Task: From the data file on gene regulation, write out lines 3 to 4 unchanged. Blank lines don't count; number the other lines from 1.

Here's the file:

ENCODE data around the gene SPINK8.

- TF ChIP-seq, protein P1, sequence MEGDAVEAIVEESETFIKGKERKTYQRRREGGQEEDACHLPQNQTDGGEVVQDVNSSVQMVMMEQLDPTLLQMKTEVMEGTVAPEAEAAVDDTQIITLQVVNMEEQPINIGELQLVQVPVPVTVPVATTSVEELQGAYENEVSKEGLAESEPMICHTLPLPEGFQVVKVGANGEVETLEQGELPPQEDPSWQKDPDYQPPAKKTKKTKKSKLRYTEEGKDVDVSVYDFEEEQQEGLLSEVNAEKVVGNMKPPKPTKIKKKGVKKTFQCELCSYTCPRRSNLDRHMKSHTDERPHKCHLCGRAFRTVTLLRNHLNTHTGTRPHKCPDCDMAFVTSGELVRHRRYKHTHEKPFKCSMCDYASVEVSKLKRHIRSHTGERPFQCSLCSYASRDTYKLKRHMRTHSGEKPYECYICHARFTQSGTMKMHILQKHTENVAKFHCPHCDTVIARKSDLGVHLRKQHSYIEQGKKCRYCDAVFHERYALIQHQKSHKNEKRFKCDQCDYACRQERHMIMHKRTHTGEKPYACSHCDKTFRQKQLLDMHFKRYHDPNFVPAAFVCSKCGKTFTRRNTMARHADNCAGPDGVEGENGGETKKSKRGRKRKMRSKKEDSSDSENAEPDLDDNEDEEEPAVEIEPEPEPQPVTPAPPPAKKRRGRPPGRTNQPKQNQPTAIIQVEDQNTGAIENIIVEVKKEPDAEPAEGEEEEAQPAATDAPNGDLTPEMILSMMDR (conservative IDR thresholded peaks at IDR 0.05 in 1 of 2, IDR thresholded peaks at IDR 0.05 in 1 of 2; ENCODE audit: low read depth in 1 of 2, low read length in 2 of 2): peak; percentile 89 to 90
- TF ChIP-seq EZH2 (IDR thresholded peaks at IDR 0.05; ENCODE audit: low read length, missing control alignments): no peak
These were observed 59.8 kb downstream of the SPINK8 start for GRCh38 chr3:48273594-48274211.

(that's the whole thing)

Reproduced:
- TF ChIP-seq EZH2 (IDR thresholded peaks at IDR 0.05; ENCODE audit: low read length, missing control alignments): no peak
These were observed 59.8 kb downstream of the SPINK8 start for GRCh38 chr3:48273594-48274211.